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Familiar Diversions

I'm a librarian who loves anime, manga, and reading a wide variety of genres.

Currently reading

The Unbeatable Squirrel Girl: Squirrel Meets World
Abigail Revasch, Shannon Hale, Dean Hale, Tara Sands, Listening Library
Progress: 67/473 minutes
The Mystic Marriage
Heather Rose Jones
Progress: 302/426 pages
Ichi-F: A Worker's Graphic Memoir of the Fukushima Nuclear Power Plant
Kazuto Tatsuta
Progress: 58/553 pages
The Naked Sun
Isaac Asimov
Progress: 20/187 pages
50 Girls 50 and Other Stories
Al Williamson, Frank Frazetta, Gary Groth
Jennifer Foehner Wells
Progress: 58/367 pages
The Long Way to a Small, Angry Planet: A Novel
Becky Chambers
Progress: 148/441 pages
The Count of Monte Cristo
Alexandre Dumas, Bill Homewood, Naxos AudioBooks
Progress: 667/3165 minutes
A Matter of Oaths
Helen S. Wright
Progress: 101/277 pages
Medical School for Everyone: Grand Rounds Cases
Professor Roy Benaroch, The Great Courses, The Great Courses
Progress: 34/725 minutes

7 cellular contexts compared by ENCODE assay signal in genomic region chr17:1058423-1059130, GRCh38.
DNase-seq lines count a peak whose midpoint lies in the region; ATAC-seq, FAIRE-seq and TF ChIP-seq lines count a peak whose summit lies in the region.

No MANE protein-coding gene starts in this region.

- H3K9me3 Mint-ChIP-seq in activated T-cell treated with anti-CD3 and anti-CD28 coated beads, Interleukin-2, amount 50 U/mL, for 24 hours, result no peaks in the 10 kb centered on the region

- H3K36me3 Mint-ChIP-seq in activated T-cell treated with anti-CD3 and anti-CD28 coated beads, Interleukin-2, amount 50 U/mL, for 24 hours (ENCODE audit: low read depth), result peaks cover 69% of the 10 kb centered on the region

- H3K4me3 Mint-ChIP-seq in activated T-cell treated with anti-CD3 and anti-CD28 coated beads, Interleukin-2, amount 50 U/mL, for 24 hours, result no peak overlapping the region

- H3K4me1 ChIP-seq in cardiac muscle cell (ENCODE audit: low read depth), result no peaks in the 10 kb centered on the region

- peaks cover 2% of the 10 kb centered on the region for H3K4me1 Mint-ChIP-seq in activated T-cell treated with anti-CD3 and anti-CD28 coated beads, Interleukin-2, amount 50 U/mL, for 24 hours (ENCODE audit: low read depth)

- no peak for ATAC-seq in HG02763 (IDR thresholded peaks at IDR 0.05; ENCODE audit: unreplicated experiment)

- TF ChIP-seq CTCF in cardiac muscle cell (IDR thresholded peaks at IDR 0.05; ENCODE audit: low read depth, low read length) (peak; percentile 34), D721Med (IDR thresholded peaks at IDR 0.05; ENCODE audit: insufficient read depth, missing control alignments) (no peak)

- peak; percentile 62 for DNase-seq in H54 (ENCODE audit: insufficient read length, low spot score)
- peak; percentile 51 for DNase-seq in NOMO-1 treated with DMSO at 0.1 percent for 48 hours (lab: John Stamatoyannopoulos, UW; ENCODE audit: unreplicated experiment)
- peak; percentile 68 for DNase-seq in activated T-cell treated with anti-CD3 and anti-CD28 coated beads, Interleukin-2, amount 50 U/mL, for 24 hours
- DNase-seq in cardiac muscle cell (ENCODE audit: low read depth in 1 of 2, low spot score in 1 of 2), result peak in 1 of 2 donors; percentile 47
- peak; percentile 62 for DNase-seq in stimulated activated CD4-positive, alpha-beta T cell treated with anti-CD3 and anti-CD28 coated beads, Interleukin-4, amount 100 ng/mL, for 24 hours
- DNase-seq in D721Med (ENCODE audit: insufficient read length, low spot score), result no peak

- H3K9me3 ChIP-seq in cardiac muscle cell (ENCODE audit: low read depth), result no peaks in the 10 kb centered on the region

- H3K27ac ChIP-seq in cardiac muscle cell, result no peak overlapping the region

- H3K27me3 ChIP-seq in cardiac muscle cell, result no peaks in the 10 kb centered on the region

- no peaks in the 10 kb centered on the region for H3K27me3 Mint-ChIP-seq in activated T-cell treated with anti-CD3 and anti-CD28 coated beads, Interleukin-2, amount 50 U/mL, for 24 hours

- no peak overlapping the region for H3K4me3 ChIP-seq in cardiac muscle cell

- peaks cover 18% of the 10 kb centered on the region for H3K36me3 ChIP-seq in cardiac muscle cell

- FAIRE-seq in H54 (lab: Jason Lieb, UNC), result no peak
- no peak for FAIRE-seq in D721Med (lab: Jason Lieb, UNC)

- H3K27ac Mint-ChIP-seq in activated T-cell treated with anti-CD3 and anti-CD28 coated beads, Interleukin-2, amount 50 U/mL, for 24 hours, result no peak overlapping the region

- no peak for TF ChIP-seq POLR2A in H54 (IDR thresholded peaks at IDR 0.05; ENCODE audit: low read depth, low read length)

Fairest of All  - Sarah Mlynowski The very first thing I wrote in my notes for this book was: “Exhausting.” The story is told in the first person, from Abby's perspective, and I kept imagining her saying everything in a breathless and hyper voice. She had very particular ideas about how her world should be, and even went so far as to create a list of everything in Smithville that was uncomfortably not like how things back at her old home in Chicago were. A lot had changed in her life, very quickly, and she wasn't happy about it. Actually, being somewhat resistant to change myself, I could relate to that aspect of her quite a bit.What Abby came to realize, via accidentally messing up and then helping to fix Snow White's story, was that change isn't always for the worse. Sometimes the end result is different, but still good.Or at least that was Abby's thoughts on everything that happened. Whether readers will feel the same about the changes to Snow White's story is another matter. I'm on the fence about it all.On the one hand, I was surprised about the number of very unexpected things that happened, and those surprises at least made for an interesting read. The detail about Abby's parents' law books being sucked into the fairy tale world along with Abby and Jonah turned out to be very important. Also, Snow White's reaction to the prince was amazingly level-headed, once she got over her shyness and tendency to squeak when she was around him.On the other hand, I kind of missed the magic and romance I was expecting. If I remember correctly, the only magical thing in the whole story was the mirror (mirrors?). As far as the romance went, Snow White turned out to be too practical for love at first sight, which is all the story would have had time for.Others might find an injection of realism into a fairy tale to be refreshing, but I should probably mention that it's a very simplified realism. At one part in particular, I think it would have actually been more believable if magical explanations had been trotted out instead. An excerpt from my notes: “mouth-to-mouth resuscitation cannot heal a chest wound.”This wasn't a bad book. Abby was a vivid, likable character, and the story was the kind of light, fluffy read I needed after finishing Barry Lyga's I Hunt Killers. Some of my favorite scenes involved Abby interacting with her brother – I particularly liked the bit in the beginning, when Abby quizzed him about what he'd supposedly seen and heard in the basement and why he was up so late (Jonah's color-changing alarm clock sounds awesome). If it weren't for the fact that I usually read books aimed at YA and adult audiences, not middle grade, I could see myself at least trying the next book in the series. I don't know if I'd read further than that, though, if the next book turned out to be as magic-less as this one.My grade for this: C+. Keep in mind, this is my personal grade. I have absolutely no idea what the book's intended audience (children ages 8 to 12?) would think about it, although I suspect they'd enjoy it more than me.(Original review, with read-alikes and watch-alikes, posted on A Library Girl's Familiar Diversions.)